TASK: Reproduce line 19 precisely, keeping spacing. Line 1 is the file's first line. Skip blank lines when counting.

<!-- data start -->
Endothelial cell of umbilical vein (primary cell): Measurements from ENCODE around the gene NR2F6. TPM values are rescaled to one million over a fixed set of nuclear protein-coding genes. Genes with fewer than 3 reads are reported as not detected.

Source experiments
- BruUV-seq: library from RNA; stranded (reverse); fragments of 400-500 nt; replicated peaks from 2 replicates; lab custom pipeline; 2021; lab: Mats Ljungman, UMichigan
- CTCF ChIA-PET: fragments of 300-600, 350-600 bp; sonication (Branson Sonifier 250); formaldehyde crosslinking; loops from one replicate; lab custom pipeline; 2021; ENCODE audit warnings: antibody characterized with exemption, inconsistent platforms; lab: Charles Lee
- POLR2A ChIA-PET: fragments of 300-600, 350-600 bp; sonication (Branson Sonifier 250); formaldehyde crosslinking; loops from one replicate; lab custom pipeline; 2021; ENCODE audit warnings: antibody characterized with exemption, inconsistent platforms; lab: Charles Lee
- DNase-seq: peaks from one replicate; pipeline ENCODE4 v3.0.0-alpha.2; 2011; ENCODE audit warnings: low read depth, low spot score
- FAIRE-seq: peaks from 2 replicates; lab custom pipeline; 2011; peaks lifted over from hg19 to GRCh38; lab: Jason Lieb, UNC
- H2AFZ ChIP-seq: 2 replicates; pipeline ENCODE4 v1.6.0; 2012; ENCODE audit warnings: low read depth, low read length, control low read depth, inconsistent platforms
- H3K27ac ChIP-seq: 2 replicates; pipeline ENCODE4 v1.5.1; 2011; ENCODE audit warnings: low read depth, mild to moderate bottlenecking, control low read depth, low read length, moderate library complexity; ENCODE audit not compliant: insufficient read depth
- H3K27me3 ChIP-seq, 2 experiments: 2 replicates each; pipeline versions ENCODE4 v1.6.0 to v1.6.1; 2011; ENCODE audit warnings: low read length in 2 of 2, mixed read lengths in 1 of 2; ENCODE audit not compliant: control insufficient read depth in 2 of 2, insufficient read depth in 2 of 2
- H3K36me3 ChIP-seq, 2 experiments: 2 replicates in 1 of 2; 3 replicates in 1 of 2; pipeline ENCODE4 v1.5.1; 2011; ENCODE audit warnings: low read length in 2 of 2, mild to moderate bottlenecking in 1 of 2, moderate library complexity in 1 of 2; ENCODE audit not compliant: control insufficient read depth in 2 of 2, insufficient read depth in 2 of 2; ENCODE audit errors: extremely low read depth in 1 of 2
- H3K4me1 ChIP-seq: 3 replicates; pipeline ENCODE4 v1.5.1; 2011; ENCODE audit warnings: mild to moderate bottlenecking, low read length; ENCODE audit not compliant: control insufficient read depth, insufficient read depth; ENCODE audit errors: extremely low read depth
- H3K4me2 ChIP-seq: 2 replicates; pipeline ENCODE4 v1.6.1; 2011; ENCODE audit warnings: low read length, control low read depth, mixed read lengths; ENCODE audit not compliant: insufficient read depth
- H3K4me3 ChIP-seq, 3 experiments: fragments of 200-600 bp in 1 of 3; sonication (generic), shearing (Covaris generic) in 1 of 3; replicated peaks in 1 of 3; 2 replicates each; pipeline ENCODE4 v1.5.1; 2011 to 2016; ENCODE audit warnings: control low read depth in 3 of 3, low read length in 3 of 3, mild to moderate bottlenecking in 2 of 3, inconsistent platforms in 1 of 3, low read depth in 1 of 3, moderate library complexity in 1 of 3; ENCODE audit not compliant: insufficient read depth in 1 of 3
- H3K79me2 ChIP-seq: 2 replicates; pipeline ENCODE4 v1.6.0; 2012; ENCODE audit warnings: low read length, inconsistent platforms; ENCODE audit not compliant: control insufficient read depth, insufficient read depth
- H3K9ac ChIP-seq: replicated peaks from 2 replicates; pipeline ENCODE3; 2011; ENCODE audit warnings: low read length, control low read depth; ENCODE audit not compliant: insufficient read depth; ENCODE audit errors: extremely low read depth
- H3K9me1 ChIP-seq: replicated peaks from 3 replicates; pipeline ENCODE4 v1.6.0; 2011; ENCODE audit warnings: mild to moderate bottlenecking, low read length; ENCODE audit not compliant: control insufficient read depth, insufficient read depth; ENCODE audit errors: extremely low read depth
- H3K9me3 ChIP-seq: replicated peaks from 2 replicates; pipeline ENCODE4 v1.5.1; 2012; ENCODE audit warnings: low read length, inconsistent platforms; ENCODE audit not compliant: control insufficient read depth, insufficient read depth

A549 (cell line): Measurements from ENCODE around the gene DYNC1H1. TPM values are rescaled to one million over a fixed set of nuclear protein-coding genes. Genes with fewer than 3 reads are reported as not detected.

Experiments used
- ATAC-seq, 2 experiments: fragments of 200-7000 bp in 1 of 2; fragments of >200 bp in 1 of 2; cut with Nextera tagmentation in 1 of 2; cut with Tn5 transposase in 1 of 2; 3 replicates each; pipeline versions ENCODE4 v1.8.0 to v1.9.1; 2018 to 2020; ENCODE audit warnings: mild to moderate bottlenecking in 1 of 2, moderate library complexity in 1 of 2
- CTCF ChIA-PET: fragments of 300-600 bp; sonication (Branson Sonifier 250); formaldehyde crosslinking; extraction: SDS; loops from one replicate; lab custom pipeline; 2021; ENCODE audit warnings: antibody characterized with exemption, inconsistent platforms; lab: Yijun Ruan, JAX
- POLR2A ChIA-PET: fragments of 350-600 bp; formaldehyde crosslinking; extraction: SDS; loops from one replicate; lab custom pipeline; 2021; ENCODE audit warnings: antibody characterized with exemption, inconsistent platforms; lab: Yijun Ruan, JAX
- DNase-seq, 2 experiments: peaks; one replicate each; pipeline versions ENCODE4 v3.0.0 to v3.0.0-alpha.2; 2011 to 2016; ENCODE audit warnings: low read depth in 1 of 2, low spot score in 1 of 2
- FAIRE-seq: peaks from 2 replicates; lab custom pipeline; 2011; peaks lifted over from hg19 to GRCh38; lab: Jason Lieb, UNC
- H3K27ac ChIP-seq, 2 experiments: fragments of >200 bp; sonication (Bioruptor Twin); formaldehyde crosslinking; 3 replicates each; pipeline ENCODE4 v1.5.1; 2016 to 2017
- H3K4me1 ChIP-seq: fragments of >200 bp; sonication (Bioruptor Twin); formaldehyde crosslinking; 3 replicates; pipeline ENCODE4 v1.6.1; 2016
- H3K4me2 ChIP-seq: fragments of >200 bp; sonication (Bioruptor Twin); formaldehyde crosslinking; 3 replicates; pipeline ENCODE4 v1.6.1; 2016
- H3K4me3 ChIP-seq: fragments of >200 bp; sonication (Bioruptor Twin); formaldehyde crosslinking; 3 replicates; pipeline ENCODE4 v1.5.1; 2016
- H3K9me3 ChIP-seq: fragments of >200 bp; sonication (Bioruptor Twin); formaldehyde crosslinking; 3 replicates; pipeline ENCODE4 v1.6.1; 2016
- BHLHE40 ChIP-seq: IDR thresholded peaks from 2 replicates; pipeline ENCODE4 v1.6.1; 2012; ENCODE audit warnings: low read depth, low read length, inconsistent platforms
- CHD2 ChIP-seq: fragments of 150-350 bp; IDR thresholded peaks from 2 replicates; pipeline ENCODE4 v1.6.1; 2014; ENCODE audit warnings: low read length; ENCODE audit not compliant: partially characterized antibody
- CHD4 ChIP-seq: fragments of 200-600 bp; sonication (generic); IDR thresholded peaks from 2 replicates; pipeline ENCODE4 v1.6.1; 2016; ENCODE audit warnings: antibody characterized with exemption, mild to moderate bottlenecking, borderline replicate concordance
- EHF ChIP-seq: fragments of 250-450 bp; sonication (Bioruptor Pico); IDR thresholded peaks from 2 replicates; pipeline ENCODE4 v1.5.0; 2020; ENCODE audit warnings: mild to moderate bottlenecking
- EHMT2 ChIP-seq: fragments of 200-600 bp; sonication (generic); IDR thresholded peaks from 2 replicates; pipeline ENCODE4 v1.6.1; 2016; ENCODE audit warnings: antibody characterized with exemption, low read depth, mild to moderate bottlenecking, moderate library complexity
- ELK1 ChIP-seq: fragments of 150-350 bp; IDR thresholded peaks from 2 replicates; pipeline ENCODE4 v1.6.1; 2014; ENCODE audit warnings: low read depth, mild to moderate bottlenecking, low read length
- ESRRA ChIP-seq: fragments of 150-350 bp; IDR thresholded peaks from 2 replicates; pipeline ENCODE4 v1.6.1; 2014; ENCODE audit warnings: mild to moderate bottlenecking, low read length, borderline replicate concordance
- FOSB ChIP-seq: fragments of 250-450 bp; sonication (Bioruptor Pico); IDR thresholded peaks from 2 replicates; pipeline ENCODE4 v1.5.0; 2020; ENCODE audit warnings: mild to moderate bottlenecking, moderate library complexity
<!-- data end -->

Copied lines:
A549 (cell line): Measurements from ENCODE around the gene DYNC1H1. TPM values are rescaled to one million over a fixed set of nuclear protein-coding genes. Genes with fewer than 3 reads are reported as not detected.